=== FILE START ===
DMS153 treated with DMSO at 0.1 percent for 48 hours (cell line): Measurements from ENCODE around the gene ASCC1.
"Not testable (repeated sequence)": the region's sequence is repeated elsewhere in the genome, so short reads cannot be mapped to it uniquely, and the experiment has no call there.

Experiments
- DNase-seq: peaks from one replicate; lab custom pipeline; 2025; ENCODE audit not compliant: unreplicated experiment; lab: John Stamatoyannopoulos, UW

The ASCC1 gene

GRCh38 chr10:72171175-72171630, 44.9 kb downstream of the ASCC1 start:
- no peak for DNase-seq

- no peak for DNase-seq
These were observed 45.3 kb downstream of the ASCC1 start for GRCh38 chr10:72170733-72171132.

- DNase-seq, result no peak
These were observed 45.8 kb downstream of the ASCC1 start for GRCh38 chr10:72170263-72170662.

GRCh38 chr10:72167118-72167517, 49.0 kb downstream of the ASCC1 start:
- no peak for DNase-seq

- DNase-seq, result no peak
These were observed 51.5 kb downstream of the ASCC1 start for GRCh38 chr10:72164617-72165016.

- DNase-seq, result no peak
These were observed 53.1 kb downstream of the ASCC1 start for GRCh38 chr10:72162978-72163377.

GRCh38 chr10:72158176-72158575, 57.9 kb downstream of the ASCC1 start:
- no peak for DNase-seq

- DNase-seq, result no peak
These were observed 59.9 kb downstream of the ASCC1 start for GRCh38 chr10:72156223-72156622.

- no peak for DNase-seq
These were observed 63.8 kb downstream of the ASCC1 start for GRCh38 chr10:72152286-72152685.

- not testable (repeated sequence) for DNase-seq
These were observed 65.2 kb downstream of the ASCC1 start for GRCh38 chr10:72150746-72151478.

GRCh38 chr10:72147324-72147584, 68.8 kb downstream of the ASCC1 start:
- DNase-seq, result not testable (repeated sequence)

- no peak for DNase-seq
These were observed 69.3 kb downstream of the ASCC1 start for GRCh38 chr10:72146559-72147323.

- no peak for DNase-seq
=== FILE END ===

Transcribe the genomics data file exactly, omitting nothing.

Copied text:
DMS153 treated with DMSO at 0.1 percent for 48 hours (cell line): Measurements from ENCODE around the gene ASCC1.
"Not testable (repeated sequence)": the region's sequence is repeated elsewhere in the genome, so short reads cannot be mapped to it uniquely, and the experiment has no call there.

Experiments
- DNase-seq: peaks from one replicate; lab custom pipeline; 2025; ENCODE audit not compliant: unreplicated experiment; lab: John Stamatoyannopoulos, UW

The ASCC1 gene

GRCh38 chr10:72171175-72171630, 44.9 kb downstream of the ASCC1 start:
- no peak for DNase-seq

- no peak for DNase-seq
These were observed 45.3 kb downstream of the ASCC1 start for GRCh38 chr10:72170733-72171132.

- DNase-seq, result no peak
These were observed 45.8 kb downstream of the ASCC1 start for GRCh38 chr10:72170263-72170662.

GRCh38 chr10:72167118-72167517, 49.0 kb downstream of the ASCC1 start:
- no peak for DNase-seq

- DNase-seq, result no peak
These were observed 51.5 kb downstream of the ASCC1 start for GRCh38 chr10:72164617-72165016.

- DNase-seq, result no peak
These were observed 53.1 kb downstream of the ASCC1 start for GRCh38 chr10:72162978-72163377.

GRCh38 chr10:72158176-72158575, 57.9 kb downstream of the ASCC1 start:
- no peak for DNase-seq

- DNase-seq, result no peak
These were observed 59.9 kb downstream of the ASCC1 start for GRCh38 chr10:72156223-72156622.

- no peak for DNase-seq
These were observed 63.8 kb downstream of the ASCC1 start for GRCh38 chr10:72152286-72152685.

- not testable (repeated sequence) for DNase-seq
These were observed 65.2 kb downstream of the ASCC1 start for GRCh38 chr10:72150746-72151478.

GRCh38 chr10:72147324-72147584, 68.8 kb downstream of the ASCC1 start:
- DNase-seq, result not testable (repeated sequence)

- no peak for DNase-seq
These were observed 69.3 kb downstream of the ASCC1 start for GRCh38 chr10:72146559-72147323.

- no peak for DNase-seq